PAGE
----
Michael Mann movies
Colin Farrell and Gong Li in 'Miami Vice.'
| Credit: Everett Collection

Miami Vice

Fans of the Miami Vice TV series were understandably disappointed when the 2006 film version replaced the flashy cars and Italian suits with a grimy, documentary-style look at international crime in the age of globalized neoliberalism. But fans who have come to regard the Miami Vice movie as an underrated masterpiece will be excited to know that Mann is still very interested in this topic, and even describes it in much the same way.

Over the course of Miami Vice, what first seems like a simple undercover drug smuggling operation becomes a window into a breathtakingly complex international cartel that traffics not just drugs but guns, technology, and all kinds of other goods. When reporting their finds to superiors, Miami detectives Crockett (Colin Farrell) describes the castle's leader Arcángel de Jesús Montoya (Luis Tosar) as "the new news." When Chris Shiherlis comes face to face with the reality of Ciudad del Este, where everything's for sale and crime is just business, he describes this end-of-history every-man-for-himself environment as "the new new."

That's not the only similarity between Crockett and Chris. Employed by the Liu crime family in Ciudad del Este, Chris falls for the brilliant Ana Liu — whose tactical genius and intuitive understanding of the new economy are overlooked by her patriarchal father in favor of her party boy brother. Chris and Ana are not a match meant to last — he will eventually have to return to the family he abandoned in L.A. at the end of Heat, while she can't date the hired muscle when an arranged match could bring her family greater power — but that makes their connection even more romantic. As Ana says to Chris, since their relationship has "no future," there is "nothing to worry about" in terms of connecting too deeply. That's almost exactly the same exchange Crockett and Isabella (Gong Li) have while pondering their own love affair in Miami Vice.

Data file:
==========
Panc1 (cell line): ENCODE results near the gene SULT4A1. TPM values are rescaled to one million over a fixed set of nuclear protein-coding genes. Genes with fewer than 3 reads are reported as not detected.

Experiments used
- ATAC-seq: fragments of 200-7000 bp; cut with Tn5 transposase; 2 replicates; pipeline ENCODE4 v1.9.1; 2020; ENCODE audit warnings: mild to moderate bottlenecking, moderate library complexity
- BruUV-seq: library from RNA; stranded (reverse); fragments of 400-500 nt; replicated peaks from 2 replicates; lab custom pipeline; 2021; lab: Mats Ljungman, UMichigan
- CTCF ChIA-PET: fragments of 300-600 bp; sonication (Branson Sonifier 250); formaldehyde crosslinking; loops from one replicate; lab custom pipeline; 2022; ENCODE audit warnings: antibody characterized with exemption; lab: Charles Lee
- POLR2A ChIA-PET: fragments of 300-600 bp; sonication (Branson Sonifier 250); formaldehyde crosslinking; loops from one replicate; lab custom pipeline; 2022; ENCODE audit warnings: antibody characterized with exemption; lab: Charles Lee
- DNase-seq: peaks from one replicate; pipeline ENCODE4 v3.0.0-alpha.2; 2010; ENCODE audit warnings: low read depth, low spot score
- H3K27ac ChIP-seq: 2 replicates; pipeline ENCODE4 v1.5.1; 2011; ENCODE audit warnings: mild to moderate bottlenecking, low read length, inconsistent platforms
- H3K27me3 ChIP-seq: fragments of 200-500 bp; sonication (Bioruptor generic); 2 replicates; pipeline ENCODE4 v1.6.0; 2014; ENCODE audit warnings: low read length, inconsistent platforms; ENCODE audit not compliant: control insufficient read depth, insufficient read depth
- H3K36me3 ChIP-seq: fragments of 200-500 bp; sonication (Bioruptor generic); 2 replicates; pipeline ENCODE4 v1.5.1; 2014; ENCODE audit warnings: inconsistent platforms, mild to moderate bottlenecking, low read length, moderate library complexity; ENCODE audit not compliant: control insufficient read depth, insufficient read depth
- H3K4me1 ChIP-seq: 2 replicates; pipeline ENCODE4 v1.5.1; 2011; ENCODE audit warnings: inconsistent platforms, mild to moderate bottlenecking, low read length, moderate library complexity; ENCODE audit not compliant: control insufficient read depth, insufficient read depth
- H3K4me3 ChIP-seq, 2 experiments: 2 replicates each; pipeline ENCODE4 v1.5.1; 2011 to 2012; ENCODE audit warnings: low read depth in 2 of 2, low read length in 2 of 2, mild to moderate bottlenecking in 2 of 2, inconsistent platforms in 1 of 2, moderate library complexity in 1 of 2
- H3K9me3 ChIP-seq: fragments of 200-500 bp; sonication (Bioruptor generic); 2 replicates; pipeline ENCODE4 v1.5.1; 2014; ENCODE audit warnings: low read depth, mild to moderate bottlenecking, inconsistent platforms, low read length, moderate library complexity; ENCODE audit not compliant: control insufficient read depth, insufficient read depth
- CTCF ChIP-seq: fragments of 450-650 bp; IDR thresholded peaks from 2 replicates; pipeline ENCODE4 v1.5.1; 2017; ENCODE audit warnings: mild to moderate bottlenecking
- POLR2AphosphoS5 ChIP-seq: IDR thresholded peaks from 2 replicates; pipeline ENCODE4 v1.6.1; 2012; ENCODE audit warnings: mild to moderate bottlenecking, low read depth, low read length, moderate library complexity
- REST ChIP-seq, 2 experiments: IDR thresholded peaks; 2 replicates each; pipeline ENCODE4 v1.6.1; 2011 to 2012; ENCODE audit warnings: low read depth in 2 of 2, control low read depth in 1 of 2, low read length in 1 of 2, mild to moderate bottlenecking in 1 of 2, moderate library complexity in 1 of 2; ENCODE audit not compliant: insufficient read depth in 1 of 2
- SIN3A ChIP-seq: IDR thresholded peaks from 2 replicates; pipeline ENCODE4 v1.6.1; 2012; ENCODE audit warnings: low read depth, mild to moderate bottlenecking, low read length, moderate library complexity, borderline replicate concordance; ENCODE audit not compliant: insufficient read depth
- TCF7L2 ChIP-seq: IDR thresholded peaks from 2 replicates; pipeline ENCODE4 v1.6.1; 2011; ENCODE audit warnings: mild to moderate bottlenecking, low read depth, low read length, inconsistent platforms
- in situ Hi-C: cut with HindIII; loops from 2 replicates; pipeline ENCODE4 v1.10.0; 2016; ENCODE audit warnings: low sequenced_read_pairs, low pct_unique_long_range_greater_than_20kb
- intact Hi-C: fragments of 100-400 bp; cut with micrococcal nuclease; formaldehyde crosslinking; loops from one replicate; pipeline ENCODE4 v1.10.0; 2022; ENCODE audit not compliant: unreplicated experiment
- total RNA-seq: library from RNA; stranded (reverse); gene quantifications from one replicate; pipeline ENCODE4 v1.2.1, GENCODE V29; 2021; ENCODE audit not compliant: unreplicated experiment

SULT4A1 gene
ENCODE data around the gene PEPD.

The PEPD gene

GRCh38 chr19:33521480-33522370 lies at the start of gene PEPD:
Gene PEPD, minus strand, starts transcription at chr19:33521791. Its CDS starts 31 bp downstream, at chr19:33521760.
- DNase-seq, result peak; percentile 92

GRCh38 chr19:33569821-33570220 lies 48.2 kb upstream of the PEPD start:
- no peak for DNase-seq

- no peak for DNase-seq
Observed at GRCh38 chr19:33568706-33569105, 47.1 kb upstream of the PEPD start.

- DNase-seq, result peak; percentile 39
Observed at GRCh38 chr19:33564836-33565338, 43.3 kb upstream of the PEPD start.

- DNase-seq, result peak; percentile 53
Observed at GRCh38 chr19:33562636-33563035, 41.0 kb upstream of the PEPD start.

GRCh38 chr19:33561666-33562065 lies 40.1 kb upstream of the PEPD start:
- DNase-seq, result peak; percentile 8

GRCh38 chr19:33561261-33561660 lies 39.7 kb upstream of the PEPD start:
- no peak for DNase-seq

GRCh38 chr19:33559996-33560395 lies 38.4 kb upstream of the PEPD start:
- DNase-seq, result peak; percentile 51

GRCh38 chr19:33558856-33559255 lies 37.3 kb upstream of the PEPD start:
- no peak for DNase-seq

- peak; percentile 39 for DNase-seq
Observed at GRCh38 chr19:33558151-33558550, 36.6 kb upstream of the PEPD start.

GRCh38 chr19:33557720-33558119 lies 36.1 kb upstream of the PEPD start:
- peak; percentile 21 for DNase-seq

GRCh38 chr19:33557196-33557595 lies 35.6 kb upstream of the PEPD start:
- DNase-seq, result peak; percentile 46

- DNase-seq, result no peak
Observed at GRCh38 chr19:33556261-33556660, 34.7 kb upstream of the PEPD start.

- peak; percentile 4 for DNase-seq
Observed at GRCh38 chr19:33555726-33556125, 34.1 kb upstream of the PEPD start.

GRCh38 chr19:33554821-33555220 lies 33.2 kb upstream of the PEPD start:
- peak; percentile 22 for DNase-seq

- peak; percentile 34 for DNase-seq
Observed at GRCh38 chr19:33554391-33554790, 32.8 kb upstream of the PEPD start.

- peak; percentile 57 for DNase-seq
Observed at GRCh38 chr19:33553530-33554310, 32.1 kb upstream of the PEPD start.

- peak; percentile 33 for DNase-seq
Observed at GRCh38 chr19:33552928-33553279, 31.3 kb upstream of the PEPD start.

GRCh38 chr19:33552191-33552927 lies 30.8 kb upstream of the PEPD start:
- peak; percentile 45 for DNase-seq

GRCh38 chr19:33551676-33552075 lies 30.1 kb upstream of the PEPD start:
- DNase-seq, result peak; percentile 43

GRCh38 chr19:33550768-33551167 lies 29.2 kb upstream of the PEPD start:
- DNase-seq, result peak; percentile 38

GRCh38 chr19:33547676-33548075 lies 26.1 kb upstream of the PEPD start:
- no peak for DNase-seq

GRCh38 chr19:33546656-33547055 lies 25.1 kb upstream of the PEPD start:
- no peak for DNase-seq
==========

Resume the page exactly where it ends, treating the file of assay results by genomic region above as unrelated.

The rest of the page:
Does Chris and Ana's love affair end up any better than theirs? We won't spoil it. You'll just have to read Heat 2 for yourself.

Michael Mann movies
Tang Wei and Chris Hemsworth in 'Blackhat.'
| Credit: Everett Collection

Blackhat

In the midst of Heat 2's publication, Mann is currently filming Ferrari with Adam Driver in Italy. This is exciting news for the director's fans because when released, Ferrari will be his first feature film in almost a decade. Seven years ago, Blackhat flopped hard at the box office, but not before delivering a further exploration of the international crime depicted in Miami Vice.

Except that by 2015, Mann understood that big-money robberies no longer take the form of urban shootouts between cops and gangsters. Now it happens on the internet, with even further global reach. Heat 2's chronology ends in 2000, several years removed from the era of the hacker named Hathaway (Chris Hemsworth), but it reflects the global rise of computer technology and Asian economies that are both so central to Blackhat.

The connective tissue between the two stories is Kelso, the computer expert played by Tom Noonan in Heat. He shows up again in Heat 2 to help Chris and Ana with their cybersecurity, and Chris reflects that Kelso is always "ahead of the curve" — much like Mann himself.

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Heat 2 by Michael Mann and Meg Gardiner
Heat 2

Co-written by director Michael Mann and novelist Meg Gardiner, this book is both a prequel and a sequel to Heat, following characters before and after the events of the 1995 crime film.